Black Panther {essay}

12 min readFeb 21, 2018


~ an essay on the Black Panther film

Black Panther: T’Challa, Warrior / King / Philosopher; master fighter and tactician, enhanced with mystical powers and a time-honored purpose; genius-level intellect; the wealthiest man on the planet; fierce, but wise; independent operator and defender of his homeland and techno-kingdom of Wakanda; an integral player in the wider spaces of geopolitical / intergalactic Avenger-level conflicts // Black Panther: the first superhero of African descent, created in 1966 by writer Stan Lee and artist Jack Kirby. A supremely important character to the realm of comic books and incredibly influential in the legacy of black representation and empowerment in fiction.

For many, Black Panther has been a long time coming. It features a mostly black cast of talented men and women more than ready for the spotlight. The film had a $200M blockbuster budget, a rather confident and timely investment for Marvel and Disney to make. Its creative direction couldn’t have ended up in better hands, those of the young and gifted director Ryan Coogler, known for the films Fruitvale Station (2013) and Creed (2015). The official album for the film has been produced by Kendrick Lamar, the best in the game right now, and features collaborations from a variety of artists empowered by the opportunity to be part of the film.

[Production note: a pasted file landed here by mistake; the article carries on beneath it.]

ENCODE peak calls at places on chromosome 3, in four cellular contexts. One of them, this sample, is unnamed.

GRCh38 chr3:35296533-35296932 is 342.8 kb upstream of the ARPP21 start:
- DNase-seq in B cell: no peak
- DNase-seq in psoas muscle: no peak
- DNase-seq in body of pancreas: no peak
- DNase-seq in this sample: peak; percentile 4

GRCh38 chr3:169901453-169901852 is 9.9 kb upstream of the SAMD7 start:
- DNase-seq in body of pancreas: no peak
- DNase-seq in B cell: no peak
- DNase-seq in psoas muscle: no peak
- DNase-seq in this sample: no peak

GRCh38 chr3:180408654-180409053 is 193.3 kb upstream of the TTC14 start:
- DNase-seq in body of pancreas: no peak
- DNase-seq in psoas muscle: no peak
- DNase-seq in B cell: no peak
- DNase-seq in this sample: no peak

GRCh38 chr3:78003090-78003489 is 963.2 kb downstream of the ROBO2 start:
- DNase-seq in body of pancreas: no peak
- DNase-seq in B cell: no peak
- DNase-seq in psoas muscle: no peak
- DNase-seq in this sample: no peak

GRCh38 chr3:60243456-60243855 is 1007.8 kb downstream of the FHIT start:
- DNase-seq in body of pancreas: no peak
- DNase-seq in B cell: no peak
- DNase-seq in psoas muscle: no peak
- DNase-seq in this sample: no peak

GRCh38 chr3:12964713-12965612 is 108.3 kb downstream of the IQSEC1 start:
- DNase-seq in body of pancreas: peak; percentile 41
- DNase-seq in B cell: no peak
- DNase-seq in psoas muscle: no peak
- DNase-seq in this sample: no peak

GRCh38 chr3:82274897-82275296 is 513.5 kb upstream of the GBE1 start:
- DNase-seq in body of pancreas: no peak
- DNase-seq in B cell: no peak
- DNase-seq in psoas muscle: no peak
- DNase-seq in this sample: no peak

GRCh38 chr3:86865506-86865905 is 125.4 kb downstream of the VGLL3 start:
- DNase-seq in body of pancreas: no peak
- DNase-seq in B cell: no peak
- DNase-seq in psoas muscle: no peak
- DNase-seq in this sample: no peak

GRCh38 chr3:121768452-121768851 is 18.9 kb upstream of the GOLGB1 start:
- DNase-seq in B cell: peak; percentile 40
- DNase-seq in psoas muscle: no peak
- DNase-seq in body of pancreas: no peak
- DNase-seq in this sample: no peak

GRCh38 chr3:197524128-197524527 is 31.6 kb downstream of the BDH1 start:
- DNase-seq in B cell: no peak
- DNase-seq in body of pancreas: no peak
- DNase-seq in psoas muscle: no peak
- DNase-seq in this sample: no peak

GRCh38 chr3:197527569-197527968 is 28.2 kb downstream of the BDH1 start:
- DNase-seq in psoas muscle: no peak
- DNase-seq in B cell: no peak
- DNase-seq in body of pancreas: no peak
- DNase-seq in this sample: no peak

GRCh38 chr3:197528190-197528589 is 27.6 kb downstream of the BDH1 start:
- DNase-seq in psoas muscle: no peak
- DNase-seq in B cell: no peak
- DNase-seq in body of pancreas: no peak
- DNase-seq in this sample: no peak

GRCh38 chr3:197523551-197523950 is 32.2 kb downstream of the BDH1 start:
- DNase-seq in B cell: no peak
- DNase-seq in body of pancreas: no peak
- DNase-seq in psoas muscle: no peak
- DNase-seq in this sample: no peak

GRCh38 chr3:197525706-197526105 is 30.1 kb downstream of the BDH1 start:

It’s important to note, despite all its momentum and groundbreaking stature — this is still a comic book film, another superhero flick, another installment in the Marvel mega-franchise machine. One which audiences might be growing tired of, but continue heading to the box office to bear witness to, perhaps beholden to the continuity. Despite its context in the Marvel tapestry of a ‘cinematic universe’ of 17 films prior, it is clear this movie is different. At a glance, this is the first film, a true blockbuster, featuring a black superhero protagonist (exception and shout out to Blade), a cadre of powerful female characters and performances, and a more nuanced, politically charged, and effective villain than most of what the MCU has had to offer. These aspects make Black Panther appointment viewing, and lend a greater sense of weighty expectation to its wider reception by audiences. I don’t think I am speaking only for myself, when I say that I want this film to succeed more than I want most films to succeed. I personally have been a fan of Black Panther, Marvel, and comic books in general for years now, and was excited for how they would tell T’Challa’s and Wakanda’s story in this solo film. Now after seeing it, it is spectacularly clear — this excellent movie has a style and sense of purpose all its own.